“I thought he’d be good on either side,” Jenkins said. “What made it that way was how the young man approaches the task at hand.
“People who have that kind of talent, the kind of work ethic and that ability to focus — well you’re really lucky when you get them. They’re as rare as owl’s teeth.”
Still, Dawson didn’t commit to making Tillery a full-time, two-way player until his senior season at Evangel. And that was only after Tillery started running, first, 5ks, then participating in triathlons to improve his stamina.
“That’s when I knew he could be an iron man on the football field,” Dawson said. “That’s when you started seeing all his tools. He had a good 40 time. He had good power and strength. He was great with his hands. He was quick. And he kept getting better.”
The Shreveport Times, in fact, named Tillery its Defensive Player of the Year after he made 93 tackles, including 15 for loss and seven sacks, as a defensive tackle.
A couple of weeks before he showed up at Notre Dame as an early enrollee in the 2015 class, Dawson and Tillery explored the idea of him playing defense for the Irish. He then told the ND coaches, who had recruited Elijah Taylor, Brandon Tiassum and Micah Dew-Treadway for the interior defensive line positions in that class.
Only Dew-Treadway is still with the program, and their collective impact has been minimal.
“I’m glad the coaches were open to it,” Tillery said of the 11th-hour switch. “I’ve never looked back and wondered if it was the right decision.”
Meanwhile, Jenkins unaffiliated with LSU during Tillery’s recruiting window but still loyal to that school, never tried to sell Tillery on LSU, which he didn’t rejoin until the 2016 season.
“You could tell he loved Notre Dame very early on and wasn’t changing,” Jenkins said. “When I was at LSU, in the 1980s, I got into a recruiting battle over (eventual All-America linebacker) Michael Stonebreaker. Now with him, I think there was a chance.
“We had a really good relationship, Michael and I did. But I told him one time, ‘Boy you’re going to freeze to death at Notre Dame.’ He said, ‘Coach I kind of like that challenge. I think I’m tough enough to play in that kind of weather.’
“So I thought I better take another avenue. I’m talking the wrong way to the wrong guy. It’s pulled my heart out of my chest to lose him, but he had a really good career at Notre Dame. I was really happy and proud of him.”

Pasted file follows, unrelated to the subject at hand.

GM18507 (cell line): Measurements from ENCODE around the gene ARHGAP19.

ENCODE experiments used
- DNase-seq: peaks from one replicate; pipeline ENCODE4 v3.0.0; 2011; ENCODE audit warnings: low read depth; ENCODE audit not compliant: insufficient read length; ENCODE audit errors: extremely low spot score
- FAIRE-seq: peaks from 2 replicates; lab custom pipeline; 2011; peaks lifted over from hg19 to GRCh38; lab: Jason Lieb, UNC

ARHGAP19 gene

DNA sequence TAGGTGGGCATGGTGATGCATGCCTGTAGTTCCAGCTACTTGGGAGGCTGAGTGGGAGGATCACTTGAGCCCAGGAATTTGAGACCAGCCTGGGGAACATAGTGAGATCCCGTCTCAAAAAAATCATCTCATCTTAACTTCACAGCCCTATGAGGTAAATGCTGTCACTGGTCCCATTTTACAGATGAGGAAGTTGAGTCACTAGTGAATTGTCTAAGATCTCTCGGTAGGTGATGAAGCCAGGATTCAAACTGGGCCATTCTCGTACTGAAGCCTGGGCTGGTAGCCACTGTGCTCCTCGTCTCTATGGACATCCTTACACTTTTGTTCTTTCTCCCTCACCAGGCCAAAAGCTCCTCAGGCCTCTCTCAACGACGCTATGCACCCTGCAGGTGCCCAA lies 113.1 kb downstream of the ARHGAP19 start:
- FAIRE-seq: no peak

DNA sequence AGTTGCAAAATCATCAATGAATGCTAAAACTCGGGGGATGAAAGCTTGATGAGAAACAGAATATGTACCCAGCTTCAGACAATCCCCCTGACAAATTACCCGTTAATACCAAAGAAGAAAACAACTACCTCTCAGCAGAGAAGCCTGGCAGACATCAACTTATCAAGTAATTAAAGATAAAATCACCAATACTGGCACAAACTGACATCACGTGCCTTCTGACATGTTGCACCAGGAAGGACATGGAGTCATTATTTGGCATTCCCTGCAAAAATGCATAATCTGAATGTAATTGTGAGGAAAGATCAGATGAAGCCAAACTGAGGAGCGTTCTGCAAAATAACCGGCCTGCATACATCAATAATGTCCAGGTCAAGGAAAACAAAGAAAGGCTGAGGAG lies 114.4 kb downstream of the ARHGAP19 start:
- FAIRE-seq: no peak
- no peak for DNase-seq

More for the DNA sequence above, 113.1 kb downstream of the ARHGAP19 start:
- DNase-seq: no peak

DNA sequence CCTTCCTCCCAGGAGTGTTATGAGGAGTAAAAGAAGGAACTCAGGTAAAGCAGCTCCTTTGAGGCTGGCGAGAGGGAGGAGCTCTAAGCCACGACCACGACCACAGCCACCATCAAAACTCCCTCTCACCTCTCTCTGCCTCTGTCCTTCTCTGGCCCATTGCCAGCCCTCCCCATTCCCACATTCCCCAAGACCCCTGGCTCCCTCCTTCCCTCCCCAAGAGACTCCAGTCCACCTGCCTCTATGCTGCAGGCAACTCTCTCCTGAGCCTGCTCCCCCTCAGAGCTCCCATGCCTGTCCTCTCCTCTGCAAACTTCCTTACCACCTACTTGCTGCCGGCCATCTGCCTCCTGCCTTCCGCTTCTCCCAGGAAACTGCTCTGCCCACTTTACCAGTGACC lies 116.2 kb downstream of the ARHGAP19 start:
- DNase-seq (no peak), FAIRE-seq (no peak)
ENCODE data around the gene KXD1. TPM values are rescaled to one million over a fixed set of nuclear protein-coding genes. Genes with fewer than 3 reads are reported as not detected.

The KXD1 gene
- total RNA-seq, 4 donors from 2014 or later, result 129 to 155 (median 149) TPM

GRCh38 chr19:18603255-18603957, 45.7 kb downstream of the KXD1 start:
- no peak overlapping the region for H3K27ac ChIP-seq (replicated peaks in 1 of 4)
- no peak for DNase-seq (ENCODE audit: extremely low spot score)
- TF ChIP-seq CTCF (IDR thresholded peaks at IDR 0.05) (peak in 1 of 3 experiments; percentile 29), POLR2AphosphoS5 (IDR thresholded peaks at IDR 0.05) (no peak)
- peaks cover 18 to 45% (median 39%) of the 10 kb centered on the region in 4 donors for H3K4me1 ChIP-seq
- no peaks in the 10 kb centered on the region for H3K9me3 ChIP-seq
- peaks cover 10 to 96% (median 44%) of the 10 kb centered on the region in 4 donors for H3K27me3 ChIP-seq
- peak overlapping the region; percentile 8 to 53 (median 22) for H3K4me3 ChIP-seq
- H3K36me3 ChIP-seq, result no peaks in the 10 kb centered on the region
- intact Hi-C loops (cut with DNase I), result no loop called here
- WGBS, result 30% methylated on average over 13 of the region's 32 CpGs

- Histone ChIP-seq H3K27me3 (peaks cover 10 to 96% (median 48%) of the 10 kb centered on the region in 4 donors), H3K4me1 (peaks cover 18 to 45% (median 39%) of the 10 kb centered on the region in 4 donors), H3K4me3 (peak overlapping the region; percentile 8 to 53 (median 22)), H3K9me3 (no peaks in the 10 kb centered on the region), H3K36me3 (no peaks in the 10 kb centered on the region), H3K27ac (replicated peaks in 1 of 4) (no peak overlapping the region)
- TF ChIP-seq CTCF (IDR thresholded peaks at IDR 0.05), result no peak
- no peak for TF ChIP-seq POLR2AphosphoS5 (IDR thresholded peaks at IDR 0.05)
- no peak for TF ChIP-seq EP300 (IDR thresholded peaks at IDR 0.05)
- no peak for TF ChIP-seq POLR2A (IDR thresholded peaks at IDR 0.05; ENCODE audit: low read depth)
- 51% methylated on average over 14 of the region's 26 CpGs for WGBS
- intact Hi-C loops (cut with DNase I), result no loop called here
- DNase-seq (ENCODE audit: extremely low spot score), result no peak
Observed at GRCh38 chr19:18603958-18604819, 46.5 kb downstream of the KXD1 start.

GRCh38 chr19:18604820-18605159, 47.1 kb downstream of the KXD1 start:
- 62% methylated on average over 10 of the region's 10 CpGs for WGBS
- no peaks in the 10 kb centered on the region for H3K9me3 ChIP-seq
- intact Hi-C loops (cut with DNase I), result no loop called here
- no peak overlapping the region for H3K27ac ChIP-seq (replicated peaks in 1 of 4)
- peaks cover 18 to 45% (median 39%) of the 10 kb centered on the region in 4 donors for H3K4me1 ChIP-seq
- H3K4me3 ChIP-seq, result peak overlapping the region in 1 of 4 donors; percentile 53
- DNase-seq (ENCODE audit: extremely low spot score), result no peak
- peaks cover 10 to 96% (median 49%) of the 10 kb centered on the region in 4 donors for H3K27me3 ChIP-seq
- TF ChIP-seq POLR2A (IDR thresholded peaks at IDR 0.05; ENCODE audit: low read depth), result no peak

As he waded through the game tape of Notre Dame’s 2017 season, Jenkins had similar feelings about Tillery.
“I sought him out after the game to talk to him,” Jenkins said. “That’s not easy to do, because everyone is going in a million different directions, but I did get a chance to tell him what I thought of him.
“He put them hands on people, controlled the blockers, did a great job of getting off and making plays. I was just, very, very impressed the way he performed. He looked like one of my guys playing.”
The buzz about Tillery since that game keeps getting louder, but it’s not just about him. A resurgent defense that has a chance to be the best since the one Kelly rode all the way to the national title game six seasons ago is following his lead this offseason.
“You have to filter out the noise and how great people say you are,” Tillery said. “That can affect you as negatively as people telling you you’re the worst. You can’t believe any of it. You’ve got to stay grounded. You’ve got to focus on what can make you the best you can be.” ❚
The following story appears in the 2018 ND Insider Notre Dame Football Preview magazine. Copies of the magazine can be purchased here.
Notre Dame’s year-by-year leader in sacks dating back to the 1988 national championship season, with team sack total included:
Year | Sacks Leader/Sacks (Team Sacks)
2017 | Jerry Tillery 4.5 (24)
2016 | Nyles Morgan 4.0 (14)
2015 | Romeo Okwara 8.0 (25)
2014 | Romeo Okwara 4.0 (26)
2013 | Stephon Tuitt 7.5 (21)
2012 | Stephon Tuitt 12.0 (34)
2011 | Aaron Lynch 5.5 (25)
2010 | Darius Fleming 6.0 (27)
2009 | Ethan Johnson 4.0 (20)
2008 | Harrison Smith, Pat Kunz, Ethan Johnson 3.5 (20)
2007 | Trevor Laws 4.0 (19)
2006 | Victor Abiamiri 10.5 (31)
2005 | Victor Abiamiri 8.0 (31)
2004 | Justin Tuck 6.0 (31)
2003 | Justin Tuck 13.5 (39)
2002 | Darrell Campbell 6.0 (37)
2001 | Anthony Weaver 7.0 (25)
2000 | Anthony Weaver 8.0 (33)
1999 | Lamont Bryant, Grant Irons 4.0 (18)
1998 | Kory Minor 5.0 (25)
1997 | Kory Minor 3.5 (18)
1996 | Bertrand Berry 10.0 (41.5)
1995 | Renaldo Wynn 6.5 (22)
1994 | Bertrand Berry 6.0 (35)
1993 | Bryant Young 6.5 (26)
1992 | Bryant Young 7.5 (36)
1991 | Bryant Young 4.0 (12)
1990 | Chris Zorich 4.0 (19)
1989 | Devon McDonald 4.0 (22)
1988 | Frank Stams 7.0 (21)